Sam Evian performs at DC9 nightclub on Nov. 6, 2021. (Photo by Casey Vock)
Imagine the predicament — you’re one of indie rock’s very best voices, but you’re also a uniquely skilled multi-instrumentalist and a rising star of a producer.
What do you do with all of that? Sam Evian finds himself in that rare position as a wildly talented guitarist and saxophonist in his early 30s with one of the most distinguishable, enticing voices to speak up in the past five years. And he’s also helped some of his friends bring important music to the world through his gift engineering sound.
Hailing from Central New York but growing up in a few different spots, including North Carolina, Sam has recently shown that he of all people has perhaps the best understanding of his own skills and the complexity of utilizing them in some sensible fashion that might appease the fickle tastes of modern listeners.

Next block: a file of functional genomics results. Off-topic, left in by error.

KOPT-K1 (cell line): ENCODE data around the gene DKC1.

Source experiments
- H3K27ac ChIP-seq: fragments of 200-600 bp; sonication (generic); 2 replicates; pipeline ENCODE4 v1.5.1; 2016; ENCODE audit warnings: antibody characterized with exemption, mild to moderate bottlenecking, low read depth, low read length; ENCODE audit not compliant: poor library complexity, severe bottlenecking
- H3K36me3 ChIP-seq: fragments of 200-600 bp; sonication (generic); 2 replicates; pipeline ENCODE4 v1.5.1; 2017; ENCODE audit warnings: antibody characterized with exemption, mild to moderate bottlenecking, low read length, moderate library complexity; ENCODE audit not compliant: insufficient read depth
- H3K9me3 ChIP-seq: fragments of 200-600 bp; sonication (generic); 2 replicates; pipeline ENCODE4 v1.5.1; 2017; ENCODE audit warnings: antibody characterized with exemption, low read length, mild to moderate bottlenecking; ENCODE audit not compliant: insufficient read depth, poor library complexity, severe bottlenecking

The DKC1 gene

A stop last weekend at DC9, one of Washington’s best small nightclubs, only served to prove that Sam is handling his own evolution with sophistication, class, and grace. Out on tour to support his still-warm-out-of-the-oven Time to Melt album, released in October on Fat Possum Records, Sam strolled into the 9th Street NW venue the night of Nov. 6 and put on a sparkling, winsome set of music that highlighted how much he’s accomplished in just five years of writing songs as Sam Evian.
His latest album fueling most of the night’s song choices, Sam plucked from this illusory batch of compositions for a humble, yet astonishing performance backed by a band that he was proud to himself applaud throughout the evening.
Watch the official video for the title track from Sam Evian’s newest album Time to Melt via Sam’s official YouTube channel: